In early May, the Forest Park village council will meet for what in most towns is the traditional, warm and fuzzy, hand-over meeting. Retiring or defeated elected officials say kind words about their colleagues and staff, laud their accomplishments and then take a seat in the front row. The newly elected or re-elected beam as their spouses and kids look on, express optimistic thoughts and then settle in on the servants’ side of the table of local government and let the responsibilities settle on their shoulders.

This being Forest Park, all bets are off. 

Three commissioners will leave the council. Mark Hosty served for 16 years, did some good work, bought way in to the us-versus-them style of government preferred by Mayor Anthony Calderone and will leave office having placed a distant fifth out of five candidates.  

Rory Hoskins departs having served ably for eight years and holding up his side of offering a loyal opposition. For his efforts he was talked down to, marginalized and had his plan of representing Forest Park in the state legislature undone when his council colleagues backed a political player named Chris Welch, who beat Hoskins by a puny 30-some votes. 

Chris Harris steps down having served a term, run a surprisingly strong race for mayor, and almost toppling Calderone from his perceived throne. For his trouble he faced a term of perpetual disrespect from Calderone and senior village staff, a blitz of character assassination to close the campaign and cheap shots even after his defeat.

Coming back for a fresh term will be Anthony Calderone as mayor. This will be his fifth term. We will learn soon if he learned any lessons from his very narrow re-election, from the absolute repudiation by frustrated voters of his two henchmen on the council — Hosty and the disagreeable Tom Mannix, who won re-election only because there were no other warm bodies on the ballot.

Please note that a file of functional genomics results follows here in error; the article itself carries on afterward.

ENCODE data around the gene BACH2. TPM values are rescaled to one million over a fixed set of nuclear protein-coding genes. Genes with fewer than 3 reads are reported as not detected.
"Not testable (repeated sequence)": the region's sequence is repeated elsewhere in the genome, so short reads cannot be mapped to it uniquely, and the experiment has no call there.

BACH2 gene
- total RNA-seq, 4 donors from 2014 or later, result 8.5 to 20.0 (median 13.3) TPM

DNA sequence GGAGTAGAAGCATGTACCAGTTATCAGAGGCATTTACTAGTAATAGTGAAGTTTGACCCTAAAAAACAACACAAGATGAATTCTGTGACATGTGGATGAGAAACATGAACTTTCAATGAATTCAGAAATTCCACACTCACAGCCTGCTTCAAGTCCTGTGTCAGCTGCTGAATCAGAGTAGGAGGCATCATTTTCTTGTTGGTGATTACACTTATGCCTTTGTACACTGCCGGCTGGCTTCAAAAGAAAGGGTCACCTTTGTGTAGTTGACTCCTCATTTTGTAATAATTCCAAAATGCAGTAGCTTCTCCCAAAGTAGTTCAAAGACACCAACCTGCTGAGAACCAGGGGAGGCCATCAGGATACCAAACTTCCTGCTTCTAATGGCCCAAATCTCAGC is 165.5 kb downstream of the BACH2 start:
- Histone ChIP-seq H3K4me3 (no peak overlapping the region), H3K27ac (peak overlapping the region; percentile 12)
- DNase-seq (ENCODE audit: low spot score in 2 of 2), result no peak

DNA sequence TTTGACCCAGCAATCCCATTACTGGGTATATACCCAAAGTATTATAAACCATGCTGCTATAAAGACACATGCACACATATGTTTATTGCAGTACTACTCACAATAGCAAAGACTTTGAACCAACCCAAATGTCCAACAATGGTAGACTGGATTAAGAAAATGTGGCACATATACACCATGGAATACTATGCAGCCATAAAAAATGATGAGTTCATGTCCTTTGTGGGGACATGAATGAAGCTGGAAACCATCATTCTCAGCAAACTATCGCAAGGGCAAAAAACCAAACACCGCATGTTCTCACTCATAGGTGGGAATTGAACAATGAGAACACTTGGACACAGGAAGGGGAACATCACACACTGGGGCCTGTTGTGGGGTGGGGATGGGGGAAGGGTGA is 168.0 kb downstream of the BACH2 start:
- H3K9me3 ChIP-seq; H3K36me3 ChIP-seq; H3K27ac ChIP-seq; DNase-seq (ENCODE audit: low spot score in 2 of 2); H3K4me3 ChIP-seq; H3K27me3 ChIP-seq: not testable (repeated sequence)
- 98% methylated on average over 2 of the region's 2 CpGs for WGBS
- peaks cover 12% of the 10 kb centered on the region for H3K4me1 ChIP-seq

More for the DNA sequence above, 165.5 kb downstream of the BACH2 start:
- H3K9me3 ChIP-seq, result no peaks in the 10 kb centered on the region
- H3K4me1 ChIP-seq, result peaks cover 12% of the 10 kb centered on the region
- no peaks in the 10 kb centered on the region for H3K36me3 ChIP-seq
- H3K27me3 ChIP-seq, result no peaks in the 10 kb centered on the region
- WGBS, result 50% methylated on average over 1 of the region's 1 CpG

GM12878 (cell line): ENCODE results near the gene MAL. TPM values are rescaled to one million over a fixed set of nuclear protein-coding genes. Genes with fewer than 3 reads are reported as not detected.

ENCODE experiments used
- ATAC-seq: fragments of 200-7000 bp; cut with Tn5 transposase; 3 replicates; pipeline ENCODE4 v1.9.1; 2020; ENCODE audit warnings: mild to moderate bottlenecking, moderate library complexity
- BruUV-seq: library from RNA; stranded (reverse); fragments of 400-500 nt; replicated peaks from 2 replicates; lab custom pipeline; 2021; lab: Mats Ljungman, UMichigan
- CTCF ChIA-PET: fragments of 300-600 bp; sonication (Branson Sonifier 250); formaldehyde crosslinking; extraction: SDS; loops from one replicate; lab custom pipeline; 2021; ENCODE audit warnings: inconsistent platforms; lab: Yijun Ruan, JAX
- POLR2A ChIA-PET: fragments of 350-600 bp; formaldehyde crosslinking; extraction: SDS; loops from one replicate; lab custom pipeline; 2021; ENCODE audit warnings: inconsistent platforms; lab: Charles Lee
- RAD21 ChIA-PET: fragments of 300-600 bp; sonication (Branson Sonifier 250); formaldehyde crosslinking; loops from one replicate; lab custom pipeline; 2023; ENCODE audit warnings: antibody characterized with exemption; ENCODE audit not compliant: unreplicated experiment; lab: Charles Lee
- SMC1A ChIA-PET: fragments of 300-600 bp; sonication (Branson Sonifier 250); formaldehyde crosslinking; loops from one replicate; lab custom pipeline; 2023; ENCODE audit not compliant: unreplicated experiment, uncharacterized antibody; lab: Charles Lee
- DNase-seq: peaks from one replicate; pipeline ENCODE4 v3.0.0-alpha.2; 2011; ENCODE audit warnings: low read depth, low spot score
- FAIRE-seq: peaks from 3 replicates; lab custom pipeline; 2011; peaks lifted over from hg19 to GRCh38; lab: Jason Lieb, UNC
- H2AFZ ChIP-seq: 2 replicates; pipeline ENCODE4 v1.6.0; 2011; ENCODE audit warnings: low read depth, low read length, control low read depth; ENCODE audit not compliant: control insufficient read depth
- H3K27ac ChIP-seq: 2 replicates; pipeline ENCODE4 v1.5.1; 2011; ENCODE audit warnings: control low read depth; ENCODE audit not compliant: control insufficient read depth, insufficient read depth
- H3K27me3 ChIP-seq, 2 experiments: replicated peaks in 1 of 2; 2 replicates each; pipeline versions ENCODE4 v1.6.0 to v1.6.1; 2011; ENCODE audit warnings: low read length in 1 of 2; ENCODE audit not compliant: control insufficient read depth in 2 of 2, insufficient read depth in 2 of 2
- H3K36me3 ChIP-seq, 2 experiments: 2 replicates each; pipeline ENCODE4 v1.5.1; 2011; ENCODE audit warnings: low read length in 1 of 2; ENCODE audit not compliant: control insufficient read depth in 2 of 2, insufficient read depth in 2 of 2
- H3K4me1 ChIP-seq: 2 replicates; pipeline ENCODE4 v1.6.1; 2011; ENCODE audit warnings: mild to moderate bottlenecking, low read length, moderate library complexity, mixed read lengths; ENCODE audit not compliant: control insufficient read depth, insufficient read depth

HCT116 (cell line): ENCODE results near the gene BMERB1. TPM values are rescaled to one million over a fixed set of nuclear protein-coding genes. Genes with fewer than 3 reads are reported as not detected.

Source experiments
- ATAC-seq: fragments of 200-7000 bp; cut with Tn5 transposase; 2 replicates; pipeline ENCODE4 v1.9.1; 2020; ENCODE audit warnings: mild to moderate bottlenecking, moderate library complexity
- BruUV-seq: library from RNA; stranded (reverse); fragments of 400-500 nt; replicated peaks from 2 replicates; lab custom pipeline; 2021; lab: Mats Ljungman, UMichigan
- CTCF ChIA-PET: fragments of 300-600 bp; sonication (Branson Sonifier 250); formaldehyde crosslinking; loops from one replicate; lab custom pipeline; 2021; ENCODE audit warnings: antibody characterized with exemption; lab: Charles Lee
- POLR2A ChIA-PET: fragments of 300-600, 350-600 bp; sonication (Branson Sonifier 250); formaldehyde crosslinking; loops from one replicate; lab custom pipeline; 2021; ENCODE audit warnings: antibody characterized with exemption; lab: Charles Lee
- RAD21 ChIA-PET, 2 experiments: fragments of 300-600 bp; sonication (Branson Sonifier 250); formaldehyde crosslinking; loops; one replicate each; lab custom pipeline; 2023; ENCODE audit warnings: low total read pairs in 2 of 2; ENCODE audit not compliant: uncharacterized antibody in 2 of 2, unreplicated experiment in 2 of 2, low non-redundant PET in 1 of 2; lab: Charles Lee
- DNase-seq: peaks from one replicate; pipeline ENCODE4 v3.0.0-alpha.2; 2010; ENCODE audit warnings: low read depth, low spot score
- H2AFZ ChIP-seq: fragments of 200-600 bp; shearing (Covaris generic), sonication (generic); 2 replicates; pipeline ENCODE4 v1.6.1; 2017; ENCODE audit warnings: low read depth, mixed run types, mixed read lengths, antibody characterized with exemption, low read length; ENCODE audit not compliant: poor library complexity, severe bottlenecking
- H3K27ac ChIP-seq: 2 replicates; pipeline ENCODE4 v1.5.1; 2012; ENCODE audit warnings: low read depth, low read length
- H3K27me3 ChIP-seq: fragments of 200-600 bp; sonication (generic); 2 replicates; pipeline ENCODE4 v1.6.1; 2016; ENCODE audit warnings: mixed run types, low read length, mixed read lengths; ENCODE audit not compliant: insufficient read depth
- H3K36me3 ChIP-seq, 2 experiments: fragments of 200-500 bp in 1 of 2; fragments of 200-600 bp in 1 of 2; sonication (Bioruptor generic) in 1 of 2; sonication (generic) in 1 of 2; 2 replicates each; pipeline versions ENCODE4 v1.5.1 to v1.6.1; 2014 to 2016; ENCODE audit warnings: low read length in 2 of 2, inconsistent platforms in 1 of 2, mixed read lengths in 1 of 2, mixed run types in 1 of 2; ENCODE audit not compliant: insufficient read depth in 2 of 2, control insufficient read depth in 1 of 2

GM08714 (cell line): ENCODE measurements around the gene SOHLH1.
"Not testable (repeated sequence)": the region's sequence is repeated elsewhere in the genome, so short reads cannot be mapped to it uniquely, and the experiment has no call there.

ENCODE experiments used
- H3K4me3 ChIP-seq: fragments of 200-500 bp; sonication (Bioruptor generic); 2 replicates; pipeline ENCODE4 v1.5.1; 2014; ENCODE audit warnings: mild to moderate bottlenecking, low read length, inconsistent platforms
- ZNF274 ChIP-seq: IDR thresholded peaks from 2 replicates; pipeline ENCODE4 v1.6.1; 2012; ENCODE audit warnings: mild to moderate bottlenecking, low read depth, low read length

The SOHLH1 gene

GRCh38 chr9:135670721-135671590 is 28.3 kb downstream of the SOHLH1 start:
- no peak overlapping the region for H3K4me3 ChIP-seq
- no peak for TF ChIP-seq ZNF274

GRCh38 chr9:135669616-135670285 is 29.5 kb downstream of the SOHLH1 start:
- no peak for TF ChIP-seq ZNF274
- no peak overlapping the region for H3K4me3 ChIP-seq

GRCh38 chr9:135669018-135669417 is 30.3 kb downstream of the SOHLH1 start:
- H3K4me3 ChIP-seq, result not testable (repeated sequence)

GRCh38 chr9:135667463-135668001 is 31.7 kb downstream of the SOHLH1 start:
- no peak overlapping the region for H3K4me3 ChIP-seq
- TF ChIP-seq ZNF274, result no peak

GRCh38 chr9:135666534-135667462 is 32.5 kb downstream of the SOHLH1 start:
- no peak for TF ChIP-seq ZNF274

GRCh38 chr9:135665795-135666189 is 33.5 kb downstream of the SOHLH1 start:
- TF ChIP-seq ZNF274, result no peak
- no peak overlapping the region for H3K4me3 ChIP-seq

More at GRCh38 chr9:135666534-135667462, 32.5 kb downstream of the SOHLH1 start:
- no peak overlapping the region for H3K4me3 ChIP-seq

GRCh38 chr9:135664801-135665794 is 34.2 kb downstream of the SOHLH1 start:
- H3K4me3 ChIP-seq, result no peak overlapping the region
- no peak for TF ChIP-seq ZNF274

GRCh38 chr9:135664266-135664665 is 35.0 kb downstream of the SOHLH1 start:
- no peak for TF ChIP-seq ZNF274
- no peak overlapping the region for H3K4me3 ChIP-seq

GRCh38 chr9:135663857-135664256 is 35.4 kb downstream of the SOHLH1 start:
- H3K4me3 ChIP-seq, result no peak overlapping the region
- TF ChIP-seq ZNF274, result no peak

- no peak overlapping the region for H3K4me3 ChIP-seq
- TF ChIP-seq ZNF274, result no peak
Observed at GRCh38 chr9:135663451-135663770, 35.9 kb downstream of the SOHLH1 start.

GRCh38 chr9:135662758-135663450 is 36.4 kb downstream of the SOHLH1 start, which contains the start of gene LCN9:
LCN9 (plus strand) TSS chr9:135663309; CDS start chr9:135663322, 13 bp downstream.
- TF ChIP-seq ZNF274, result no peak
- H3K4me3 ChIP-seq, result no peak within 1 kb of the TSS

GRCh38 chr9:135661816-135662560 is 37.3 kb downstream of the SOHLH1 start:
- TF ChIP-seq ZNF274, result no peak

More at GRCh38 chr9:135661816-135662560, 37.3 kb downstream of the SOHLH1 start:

We don’t hold out much hope that Calderone is capable of change. We’d love to be surprised. We’d love to see him listen to voters, show faith in the ability of his fellow citizens to be active participants in governing this small town, actively encourage his fellow elected officials to provide ideas and leadership.

And, so our hope for better government over the next four years rests in two places. The three new commissioners, enthusiastically chosen by voters, must step forward with clear expectations that there ought to be some joy in governing; that it is about connecting people and not questioning motivations and isolating those who disagree; that good ideas come from all sorts of places if you listen and are open; that compromise is as essential in Forest Park as it is missing in Washington. 

Joe Byrnes, Rachell Entler and Daniel Novak all have unquestionable Forest Park credibility. Neither the mayor nor his staff can question their devotion to Forest Park; they cannot be placed in isolation or be marginalized. And that is their power to reshape the tone and the energy of this very sour government.

The second source of new life has to be among the not quite half of voters who chose the Calderone alternative. An engaged, open, critical, present citizenry is going to be vital going forward. Show up. Speak up. Volunteer. Here’s a little secret: It is your town. 

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